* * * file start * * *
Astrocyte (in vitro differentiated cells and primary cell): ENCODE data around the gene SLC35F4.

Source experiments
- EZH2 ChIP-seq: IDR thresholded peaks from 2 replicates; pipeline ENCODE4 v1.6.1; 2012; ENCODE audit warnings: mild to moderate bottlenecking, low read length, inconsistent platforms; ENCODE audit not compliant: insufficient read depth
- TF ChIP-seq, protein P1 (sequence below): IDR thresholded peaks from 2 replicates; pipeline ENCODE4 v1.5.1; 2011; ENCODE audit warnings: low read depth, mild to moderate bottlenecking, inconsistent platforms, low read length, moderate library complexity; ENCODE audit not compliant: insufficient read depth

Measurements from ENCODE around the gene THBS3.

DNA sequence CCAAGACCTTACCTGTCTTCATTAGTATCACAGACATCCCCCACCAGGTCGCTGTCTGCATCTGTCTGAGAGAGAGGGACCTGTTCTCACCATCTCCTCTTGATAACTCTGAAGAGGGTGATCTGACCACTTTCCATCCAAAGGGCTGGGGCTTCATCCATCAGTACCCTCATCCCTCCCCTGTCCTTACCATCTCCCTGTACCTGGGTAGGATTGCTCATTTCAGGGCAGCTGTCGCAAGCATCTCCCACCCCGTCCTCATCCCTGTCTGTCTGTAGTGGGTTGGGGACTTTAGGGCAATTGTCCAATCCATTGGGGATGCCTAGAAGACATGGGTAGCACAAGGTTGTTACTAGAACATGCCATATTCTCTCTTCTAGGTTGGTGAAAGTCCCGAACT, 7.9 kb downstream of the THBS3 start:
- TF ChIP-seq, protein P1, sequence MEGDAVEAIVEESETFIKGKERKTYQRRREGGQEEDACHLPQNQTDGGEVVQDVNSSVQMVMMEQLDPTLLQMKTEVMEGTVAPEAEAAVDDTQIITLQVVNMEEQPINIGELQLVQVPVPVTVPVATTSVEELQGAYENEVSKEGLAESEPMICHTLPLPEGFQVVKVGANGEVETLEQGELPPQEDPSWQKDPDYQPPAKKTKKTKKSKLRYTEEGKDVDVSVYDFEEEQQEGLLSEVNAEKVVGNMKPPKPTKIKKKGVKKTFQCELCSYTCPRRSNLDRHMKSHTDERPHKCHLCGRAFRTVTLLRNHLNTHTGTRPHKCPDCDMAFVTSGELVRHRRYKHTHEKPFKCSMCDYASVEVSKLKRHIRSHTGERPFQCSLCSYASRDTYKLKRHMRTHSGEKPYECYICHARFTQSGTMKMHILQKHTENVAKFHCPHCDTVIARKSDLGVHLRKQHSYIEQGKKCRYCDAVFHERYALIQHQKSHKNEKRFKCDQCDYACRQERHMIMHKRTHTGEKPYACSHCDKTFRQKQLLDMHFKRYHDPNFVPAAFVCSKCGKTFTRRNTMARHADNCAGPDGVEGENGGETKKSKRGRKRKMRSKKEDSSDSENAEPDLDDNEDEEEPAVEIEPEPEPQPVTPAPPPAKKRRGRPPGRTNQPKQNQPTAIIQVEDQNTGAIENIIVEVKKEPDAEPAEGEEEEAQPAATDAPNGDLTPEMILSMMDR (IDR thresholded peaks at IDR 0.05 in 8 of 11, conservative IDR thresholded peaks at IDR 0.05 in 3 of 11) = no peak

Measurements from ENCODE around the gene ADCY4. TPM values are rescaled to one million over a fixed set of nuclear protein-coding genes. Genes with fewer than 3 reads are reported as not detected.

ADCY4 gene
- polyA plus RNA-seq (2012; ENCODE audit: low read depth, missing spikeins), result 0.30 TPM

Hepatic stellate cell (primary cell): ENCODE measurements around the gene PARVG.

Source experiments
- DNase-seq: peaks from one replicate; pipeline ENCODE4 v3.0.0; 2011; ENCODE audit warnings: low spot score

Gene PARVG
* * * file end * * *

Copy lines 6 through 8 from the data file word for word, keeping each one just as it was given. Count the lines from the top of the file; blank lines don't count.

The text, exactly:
DNA sequence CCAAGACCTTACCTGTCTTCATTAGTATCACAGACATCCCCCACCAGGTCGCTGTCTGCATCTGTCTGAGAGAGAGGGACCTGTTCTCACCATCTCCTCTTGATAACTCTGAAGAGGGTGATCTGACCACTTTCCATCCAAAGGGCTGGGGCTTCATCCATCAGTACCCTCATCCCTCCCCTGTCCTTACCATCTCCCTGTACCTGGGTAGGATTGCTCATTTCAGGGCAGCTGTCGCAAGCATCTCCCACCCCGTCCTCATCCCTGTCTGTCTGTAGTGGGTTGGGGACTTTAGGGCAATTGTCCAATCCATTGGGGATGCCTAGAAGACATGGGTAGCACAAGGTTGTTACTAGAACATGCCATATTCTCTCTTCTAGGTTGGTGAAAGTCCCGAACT, 7.9 kb downstream of the THBS3 start:
- TF ChIP-seq, protein P1, sequence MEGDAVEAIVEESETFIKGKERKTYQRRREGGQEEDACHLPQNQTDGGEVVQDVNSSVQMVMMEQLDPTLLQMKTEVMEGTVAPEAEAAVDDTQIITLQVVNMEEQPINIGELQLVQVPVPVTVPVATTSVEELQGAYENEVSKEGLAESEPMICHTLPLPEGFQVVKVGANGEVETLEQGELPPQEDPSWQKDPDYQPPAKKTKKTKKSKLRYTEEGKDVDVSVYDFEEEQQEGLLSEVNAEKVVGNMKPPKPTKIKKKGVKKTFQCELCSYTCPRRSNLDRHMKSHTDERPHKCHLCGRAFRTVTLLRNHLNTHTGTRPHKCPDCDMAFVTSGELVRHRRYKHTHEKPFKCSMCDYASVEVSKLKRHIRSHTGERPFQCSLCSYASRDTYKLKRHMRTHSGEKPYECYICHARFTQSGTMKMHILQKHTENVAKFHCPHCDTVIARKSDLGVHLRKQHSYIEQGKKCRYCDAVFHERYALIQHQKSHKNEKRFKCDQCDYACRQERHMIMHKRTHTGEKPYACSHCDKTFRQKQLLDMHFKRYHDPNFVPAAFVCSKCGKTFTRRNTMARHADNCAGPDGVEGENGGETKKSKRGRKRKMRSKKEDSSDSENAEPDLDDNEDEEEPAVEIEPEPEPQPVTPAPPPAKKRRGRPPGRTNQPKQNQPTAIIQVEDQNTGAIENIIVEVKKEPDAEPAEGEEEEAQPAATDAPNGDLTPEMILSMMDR (IDR thresholded peaks at IDR 0.05 in 8 of 11, conservative IDR thresholded peaks at IDR 0.05 in 3 of 11) = no peak

Measurements from ENCODE around the gene ADCY4. TPM values are rescaled to one million over a fixed set of nuclear protein-coding genes. Genes with fewer than 3 reads are reported as not detected.